2016, Millman Productions/Zorya Films/CT Films Ltd.
Christopher Lawrence Chapman
Brian Nagel (Brad)
Lauren Elise (Sarah)
Andrew Staton (Mike)
Katie Keene (Jill)
Jeff Denton (Dylan)
Greg Violand (Frank)
Tom Nagel (Billy)
Maryann Nagel (Myrtha)
Kaitlynn Sapp (Jamie)
David H. Greathouse (Baseball Clown)
Chris Hahn (Machete Clown)
Ryan Pilz (Crowbar Clown)
Beki Ingram (Girl Clown)
Alan Tuskes (Axe Clown)
Christopher Lawrence Chapman (Sheriff)
The clowns are coming out to play in this throwback to slasher films with an all too obvious reference to a classic horror tale.
Fifteen years ago, a babysitter met her fate at the Strode household in Clinton, Ohio on the same day a terrible train accident forced many of its inhabitants to eventually leave town. Fast forward to the present day. Two couples, Brad and Sarah and Mike and Jill are heading to a concert in Columbus. However, they’ve gotten lost and ask for directions at a nearby diner. The local sheriff gives them directions to drive through the small towns but with caution.
En route to Columbus, Jill realizes she has left her phone at the diner. When Sarah calls Jill’s phone, a voice tells Sarah to go to the nearest town and they will meet there to return the phone. Little does this group know that they will be going to Clinton. Waiting for this mysterious person, the group wanders around but when they attempt to leave after waiting for too long, the wires in the car have been cut. The group soon finds themselves stalked by a vicious gang of psychopaths dressed up as clowns. As they try to escape, they soon discover a horrifying secret about this town and their local killing crew.
A lot can be said about independent films. There are times when the crew can double for cast members and that could be both good and bad, depending on the film that is being made. In the case of this film, writer Jeff Miller has come up with a very interesting story that under the direction and editing of Tom Nagel, is actually quite a welcome throwback to the slasher genre of old with references to John Carpenter’s classic Halloween.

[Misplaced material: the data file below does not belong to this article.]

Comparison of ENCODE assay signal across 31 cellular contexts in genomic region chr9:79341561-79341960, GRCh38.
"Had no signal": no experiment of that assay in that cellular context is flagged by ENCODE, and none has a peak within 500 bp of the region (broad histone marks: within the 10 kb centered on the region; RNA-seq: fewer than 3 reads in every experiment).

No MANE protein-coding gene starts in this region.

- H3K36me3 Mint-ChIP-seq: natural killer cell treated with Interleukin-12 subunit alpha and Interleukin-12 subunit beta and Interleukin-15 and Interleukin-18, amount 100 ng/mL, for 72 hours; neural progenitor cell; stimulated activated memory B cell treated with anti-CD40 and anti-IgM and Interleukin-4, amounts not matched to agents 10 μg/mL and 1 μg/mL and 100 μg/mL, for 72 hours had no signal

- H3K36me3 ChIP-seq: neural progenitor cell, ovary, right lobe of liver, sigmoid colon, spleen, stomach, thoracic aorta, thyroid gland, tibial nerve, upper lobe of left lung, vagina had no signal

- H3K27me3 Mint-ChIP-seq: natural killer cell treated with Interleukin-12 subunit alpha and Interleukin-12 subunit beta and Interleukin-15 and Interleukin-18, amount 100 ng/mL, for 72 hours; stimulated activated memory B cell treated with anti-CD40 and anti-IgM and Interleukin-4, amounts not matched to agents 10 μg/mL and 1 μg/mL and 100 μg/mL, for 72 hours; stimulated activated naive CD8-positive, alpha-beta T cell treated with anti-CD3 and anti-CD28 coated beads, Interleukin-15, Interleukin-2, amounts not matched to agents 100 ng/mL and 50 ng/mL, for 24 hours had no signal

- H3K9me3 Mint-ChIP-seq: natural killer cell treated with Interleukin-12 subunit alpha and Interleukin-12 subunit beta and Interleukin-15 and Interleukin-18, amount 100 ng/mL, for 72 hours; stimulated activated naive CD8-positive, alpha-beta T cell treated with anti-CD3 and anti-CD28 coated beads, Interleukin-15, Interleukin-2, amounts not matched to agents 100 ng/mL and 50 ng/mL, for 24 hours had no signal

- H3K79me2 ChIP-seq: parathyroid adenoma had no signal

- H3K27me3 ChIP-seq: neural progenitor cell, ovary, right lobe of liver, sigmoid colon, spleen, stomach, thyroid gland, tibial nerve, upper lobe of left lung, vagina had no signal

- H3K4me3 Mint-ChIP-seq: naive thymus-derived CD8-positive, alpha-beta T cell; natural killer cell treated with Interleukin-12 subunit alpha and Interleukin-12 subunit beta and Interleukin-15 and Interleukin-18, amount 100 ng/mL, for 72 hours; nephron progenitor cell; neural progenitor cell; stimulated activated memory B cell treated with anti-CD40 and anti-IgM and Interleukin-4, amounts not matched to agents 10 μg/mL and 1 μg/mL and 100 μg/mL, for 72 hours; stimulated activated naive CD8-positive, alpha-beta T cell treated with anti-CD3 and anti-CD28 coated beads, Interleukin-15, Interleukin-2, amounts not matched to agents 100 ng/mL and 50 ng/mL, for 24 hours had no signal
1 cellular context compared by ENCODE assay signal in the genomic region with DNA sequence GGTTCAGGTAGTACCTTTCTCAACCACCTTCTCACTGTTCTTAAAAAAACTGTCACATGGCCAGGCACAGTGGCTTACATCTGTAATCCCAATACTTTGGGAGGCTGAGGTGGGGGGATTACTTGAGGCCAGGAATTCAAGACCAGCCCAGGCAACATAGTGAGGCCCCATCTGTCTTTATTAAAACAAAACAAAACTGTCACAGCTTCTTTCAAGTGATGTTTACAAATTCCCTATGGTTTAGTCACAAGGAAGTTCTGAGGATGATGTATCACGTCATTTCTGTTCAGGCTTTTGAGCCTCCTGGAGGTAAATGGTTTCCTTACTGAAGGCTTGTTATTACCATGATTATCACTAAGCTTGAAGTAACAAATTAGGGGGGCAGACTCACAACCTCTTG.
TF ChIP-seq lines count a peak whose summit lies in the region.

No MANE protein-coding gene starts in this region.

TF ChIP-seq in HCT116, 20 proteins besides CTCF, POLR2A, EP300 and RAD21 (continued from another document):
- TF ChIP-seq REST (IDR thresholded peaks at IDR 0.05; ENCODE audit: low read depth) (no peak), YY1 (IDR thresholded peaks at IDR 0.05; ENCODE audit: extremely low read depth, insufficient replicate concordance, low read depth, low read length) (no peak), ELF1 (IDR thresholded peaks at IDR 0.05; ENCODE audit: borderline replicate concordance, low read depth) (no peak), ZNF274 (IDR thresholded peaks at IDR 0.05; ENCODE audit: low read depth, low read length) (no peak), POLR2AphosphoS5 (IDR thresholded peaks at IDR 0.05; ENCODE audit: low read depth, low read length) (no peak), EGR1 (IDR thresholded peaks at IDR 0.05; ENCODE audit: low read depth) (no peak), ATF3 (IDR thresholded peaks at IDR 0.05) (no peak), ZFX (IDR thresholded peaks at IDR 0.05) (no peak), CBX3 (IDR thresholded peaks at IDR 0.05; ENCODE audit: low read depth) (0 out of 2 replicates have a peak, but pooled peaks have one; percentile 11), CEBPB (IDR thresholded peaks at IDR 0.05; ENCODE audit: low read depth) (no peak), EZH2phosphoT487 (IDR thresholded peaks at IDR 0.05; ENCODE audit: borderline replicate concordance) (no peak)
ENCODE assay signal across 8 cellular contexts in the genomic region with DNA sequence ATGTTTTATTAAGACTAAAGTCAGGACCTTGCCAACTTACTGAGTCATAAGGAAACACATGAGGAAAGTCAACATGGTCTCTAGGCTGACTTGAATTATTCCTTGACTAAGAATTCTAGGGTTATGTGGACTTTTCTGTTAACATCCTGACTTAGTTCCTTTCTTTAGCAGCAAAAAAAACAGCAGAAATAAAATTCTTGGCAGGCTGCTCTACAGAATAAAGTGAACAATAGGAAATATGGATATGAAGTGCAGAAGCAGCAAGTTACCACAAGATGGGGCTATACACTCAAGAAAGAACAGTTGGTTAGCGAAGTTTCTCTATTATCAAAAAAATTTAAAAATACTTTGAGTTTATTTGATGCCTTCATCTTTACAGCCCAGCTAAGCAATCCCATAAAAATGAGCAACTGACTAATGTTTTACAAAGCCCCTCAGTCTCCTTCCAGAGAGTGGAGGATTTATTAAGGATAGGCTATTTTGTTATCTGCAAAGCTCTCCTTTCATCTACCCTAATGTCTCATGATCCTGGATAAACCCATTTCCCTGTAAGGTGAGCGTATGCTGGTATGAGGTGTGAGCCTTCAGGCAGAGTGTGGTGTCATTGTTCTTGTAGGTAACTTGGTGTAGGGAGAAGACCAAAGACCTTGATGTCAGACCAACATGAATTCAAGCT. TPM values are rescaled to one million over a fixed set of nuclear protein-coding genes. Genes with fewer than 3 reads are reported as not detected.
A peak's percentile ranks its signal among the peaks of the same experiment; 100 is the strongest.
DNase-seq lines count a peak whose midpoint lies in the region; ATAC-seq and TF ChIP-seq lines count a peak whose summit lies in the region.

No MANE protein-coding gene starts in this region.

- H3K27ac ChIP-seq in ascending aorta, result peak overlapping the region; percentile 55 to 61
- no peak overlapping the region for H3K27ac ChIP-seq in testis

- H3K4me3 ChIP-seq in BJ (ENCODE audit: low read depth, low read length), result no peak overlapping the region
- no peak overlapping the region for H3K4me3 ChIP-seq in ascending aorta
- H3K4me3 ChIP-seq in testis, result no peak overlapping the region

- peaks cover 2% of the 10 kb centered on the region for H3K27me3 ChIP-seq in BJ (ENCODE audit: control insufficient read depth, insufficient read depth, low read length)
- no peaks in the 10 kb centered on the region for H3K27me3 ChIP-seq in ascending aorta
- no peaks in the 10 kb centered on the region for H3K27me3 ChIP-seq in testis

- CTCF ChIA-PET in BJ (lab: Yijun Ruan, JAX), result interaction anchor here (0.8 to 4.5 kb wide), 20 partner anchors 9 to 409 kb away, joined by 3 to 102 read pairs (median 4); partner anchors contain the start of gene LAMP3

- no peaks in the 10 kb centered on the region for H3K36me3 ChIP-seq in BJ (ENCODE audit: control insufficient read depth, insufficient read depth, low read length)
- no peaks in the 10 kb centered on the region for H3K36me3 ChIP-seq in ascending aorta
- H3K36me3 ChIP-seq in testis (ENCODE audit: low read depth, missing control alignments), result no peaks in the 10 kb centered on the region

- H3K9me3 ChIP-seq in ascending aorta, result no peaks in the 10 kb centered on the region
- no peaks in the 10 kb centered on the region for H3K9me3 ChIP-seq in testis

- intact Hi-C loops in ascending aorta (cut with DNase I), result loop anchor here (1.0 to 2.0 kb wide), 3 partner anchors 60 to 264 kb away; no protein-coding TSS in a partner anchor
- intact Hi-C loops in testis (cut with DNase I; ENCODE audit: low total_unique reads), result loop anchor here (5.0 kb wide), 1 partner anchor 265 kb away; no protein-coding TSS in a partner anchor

The cast of potential victims are actually pretty good in their roles. Thankfully, with the film’s set in a virtually abandoned town, there’s no time or chance for some of the cliches of slasher films, instead bringing more of a style akin to psychological mind games as well as some of the typical styles of killing. What may be even more amazing is that the clown gang are made up of a former professional wrestler (90’s WWE star Chris Hahn), the film’s production designer, and three special effects make up artists, in which two of them worked on the effects of this film.
The clowns are the highlight of the film not only because they are the killers, but with the exception of Beki Ingram’s Girl Clown, the clowns do not speak one word. They let their actions do the talking. However, David H. Greathouse’s Baseball Clown is truly pure evil and is clearly the leader of the group, always having a sadistic looking smile that will definitely scare the bejesus out of you. Chris Hahn’s Machete Clown is the muscle of the group while Ryan Pilz’s Machete Clown and Alan Tuskes’ Axe Clown provide ample support as the remaining members of this deadly gang.
Clowntown is a terrifying film that for a film with cast members doubling as crew, is quite well made. The clowns are pretty insane here and do not need to talk as they let their killing do the talking for them. Definitely worth a look for horror fans because it is better than expected.
WFG RATING: B
This film will be released in a limited theatrical release on September 30, followed by a DVD and VOD release on October 4.